Perhaps the most significant thing about Profane Nexus is the presence of ‘The Rites of the Locust‘. Here, Incantation take aim at the global pestilence of Islam, thus becoming one of the few established underground bands to avoid the honey trap of political correctness. Never a band for sensationalist haranguing outside of their distaste for Christendom, Incantation seem to have realized that the world today is a vastly different place from that of thirty years ago. Europe is mired in policies which pay scant heed to the tide of history; but why only Europe? even my country of birth, with its almost millennium-long record of persecution under the scimitar, contains a class only too happy to sidestep reality, instead choosing to sing paeans to Urdu and the tandoori kabab. The wolf has been welcomed to the hearth, his depredations patronized with a strange mixture of guilt, ignorance, and self-mutilating sophistry. Any awakening to come, if it comes at all, will in all likelihood have come much too late. May these charlatans’ womenfolk be the first to be made to don the niqab when that glorious day arrives.
How does Profane Nexus fare as a new Incantation album in 2017? The question is a loaded one, because of how hard it is for this band to diversify with purpose at this late date. With due fairness, they try; they have been trying ever since Primordial Domination with its shorter song forms and subtle references to Autopsy. Goreaphobia‘s Alex Bouks brought a heightened speed metal aesthetic and a very real sense of melody to Vanquish In Vengeance; these developments found even more pronounced space on Dirges of Elysium, the band’s most conscious attempt at innovation since their 90s heyday. The experiment wasn’t always consistent, but as a work in progress it could be treated on its own terms.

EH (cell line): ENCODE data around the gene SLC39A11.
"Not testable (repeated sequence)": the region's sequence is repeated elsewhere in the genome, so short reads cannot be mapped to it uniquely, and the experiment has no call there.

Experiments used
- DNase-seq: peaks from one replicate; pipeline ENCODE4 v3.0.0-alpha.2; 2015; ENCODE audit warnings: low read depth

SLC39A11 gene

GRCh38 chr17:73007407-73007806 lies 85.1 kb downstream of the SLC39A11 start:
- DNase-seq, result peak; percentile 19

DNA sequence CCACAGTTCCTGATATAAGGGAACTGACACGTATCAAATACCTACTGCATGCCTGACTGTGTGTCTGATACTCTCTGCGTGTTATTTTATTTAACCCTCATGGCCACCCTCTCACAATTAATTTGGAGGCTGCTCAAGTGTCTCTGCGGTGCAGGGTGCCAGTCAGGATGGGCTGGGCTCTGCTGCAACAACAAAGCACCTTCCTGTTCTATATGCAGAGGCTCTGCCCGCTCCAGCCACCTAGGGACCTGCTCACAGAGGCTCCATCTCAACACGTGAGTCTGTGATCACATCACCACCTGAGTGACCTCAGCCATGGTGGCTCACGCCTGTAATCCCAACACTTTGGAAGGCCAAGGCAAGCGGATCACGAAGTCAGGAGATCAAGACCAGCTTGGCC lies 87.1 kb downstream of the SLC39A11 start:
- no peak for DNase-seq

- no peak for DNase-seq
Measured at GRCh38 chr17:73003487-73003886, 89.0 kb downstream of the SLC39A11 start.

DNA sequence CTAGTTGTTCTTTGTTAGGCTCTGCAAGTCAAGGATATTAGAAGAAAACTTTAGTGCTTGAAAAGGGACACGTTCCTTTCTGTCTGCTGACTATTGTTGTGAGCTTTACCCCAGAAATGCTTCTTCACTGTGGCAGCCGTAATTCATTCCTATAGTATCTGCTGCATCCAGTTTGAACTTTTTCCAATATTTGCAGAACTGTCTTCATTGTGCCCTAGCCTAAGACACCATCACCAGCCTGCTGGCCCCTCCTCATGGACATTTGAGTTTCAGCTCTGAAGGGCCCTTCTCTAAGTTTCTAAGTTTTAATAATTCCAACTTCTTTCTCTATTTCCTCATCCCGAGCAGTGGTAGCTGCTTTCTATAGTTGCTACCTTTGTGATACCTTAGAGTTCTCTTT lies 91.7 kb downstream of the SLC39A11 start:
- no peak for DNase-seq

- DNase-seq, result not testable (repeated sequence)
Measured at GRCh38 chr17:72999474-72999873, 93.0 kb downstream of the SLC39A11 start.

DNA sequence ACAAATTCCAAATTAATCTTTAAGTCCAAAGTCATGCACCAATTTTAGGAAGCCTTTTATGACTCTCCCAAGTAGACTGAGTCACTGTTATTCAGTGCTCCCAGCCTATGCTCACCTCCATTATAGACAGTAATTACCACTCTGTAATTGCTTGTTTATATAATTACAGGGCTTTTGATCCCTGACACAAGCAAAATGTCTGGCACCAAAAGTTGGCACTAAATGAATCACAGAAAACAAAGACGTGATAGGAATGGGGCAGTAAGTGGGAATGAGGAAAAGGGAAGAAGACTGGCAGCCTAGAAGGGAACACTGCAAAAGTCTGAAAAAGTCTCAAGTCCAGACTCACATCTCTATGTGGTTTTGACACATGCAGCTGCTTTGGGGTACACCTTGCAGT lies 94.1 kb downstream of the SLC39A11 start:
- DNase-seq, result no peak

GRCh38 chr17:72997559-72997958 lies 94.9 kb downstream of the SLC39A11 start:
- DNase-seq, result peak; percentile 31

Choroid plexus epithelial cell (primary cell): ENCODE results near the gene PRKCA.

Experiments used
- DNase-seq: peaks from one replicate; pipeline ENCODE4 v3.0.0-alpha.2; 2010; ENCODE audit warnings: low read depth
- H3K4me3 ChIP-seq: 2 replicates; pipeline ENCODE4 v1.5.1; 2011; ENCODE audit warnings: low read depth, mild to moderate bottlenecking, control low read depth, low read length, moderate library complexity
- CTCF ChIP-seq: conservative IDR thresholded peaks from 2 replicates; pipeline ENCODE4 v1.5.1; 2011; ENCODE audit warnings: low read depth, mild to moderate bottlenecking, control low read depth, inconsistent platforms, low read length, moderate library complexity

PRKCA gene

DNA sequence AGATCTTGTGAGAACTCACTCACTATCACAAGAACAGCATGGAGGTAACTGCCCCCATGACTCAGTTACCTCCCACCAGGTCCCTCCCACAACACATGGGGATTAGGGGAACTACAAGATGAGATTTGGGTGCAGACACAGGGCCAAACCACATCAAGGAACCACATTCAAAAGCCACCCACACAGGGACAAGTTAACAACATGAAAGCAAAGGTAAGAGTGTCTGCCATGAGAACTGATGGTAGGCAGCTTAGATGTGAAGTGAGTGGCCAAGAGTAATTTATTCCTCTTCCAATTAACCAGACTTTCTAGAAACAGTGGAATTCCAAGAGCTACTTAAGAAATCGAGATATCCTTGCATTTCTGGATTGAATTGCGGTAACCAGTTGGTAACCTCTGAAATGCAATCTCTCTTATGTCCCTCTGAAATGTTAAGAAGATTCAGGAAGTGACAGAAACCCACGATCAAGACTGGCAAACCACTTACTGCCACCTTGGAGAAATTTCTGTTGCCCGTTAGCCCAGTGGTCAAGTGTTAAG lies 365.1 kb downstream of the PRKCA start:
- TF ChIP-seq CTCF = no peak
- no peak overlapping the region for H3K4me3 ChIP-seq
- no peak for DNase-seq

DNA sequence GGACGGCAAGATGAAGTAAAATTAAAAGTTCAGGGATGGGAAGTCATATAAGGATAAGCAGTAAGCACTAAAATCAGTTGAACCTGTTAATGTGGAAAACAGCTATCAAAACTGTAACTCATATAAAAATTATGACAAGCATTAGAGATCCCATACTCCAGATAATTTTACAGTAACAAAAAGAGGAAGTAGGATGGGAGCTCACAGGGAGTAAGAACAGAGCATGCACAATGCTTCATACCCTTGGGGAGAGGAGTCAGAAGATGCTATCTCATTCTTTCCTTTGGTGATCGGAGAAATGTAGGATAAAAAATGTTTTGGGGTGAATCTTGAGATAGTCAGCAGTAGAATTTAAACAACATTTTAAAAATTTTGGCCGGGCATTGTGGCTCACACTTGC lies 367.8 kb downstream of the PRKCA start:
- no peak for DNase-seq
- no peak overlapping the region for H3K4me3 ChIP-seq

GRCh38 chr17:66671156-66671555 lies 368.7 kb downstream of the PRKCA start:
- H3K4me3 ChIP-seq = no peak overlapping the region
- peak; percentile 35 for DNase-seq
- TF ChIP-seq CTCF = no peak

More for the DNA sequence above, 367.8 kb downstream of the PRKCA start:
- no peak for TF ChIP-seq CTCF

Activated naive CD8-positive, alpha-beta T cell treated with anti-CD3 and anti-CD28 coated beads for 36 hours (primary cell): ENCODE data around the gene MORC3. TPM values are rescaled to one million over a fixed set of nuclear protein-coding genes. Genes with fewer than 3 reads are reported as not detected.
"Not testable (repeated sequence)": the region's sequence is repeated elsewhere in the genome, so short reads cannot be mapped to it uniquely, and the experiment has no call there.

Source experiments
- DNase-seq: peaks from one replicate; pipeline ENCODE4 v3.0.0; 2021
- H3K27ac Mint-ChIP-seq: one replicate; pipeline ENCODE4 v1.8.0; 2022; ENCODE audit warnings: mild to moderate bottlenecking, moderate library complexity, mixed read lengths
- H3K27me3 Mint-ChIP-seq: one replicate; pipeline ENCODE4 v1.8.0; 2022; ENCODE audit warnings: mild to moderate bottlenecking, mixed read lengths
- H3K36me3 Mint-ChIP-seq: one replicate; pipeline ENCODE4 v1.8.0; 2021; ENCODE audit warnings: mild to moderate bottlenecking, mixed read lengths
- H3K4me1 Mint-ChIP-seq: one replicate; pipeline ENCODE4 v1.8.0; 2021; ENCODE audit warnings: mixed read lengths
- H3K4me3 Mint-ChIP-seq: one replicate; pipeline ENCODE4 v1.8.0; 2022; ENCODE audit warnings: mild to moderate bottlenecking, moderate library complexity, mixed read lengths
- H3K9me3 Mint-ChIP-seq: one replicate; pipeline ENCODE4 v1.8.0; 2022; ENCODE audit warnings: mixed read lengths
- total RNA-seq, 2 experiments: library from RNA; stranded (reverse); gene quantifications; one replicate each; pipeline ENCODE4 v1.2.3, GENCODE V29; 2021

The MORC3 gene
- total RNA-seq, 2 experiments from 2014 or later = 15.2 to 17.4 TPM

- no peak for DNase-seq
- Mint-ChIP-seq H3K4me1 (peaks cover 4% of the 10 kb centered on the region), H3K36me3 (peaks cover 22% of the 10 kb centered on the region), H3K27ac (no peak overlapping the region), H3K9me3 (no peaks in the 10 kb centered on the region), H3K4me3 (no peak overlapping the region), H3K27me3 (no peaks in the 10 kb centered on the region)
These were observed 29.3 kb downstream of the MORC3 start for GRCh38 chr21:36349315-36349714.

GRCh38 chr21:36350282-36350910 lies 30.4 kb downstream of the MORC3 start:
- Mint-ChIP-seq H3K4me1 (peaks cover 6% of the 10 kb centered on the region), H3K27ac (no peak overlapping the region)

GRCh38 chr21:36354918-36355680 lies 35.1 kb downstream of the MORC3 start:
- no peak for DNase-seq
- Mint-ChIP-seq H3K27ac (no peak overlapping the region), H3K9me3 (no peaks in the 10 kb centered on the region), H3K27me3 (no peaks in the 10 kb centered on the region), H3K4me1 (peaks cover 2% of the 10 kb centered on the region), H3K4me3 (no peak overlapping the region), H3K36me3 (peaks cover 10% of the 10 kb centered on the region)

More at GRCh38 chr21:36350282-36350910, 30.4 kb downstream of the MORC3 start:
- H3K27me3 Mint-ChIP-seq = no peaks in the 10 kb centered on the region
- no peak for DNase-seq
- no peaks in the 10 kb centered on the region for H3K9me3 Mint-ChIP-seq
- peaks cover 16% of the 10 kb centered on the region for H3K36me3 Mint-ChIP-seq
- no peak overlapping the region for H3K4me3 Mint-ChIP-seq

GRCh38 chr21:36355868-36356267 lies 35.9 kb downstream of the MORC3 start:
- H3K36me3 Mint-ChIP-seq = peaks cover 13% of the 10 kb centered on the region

Profane Nexus occupies a niche between Vanquish in Vengeance and Dirges of Elysium. Bouks has departed since, but his lessons haven’t been forgotten; rather Profane Nexus integrates those techniques within its fold whilst reasserting a more trenchant identity. On either side of the tempo spectrum, this album contains some of the most extreme music the band has ever written; that is not a comment on quality, simply an observation. Incantation‘s slow parts have always verged on sludgy, Esoteric-style funeral doom and that tendency is taken to its conclusion here; on the other hand, a couple of songs in the middle bring to mind the simple-minded bludgeoning ferocity of death/grind like Embalmer. The band has ever teetered on such precipices; Profane Nexus is a culmination of those violent tendencies.
The primary complaints leveled against modern Incantation are an overt dependency on speed metal-style chugging between chords, and a general rambling shapelessness that has crept into the songwriting. The latter still manifests itself during the dedicated slow songs; however, the speed metal aspect, if one is inclined to view it as a negative, is reined in greatly. At all events, there is more than enough evidence here to suggest neither of these issues are chronic in nature; Incantation still retain the bulk of their angularity and harmonic intricacy, features that set them apart from virtually every other band plying these waters.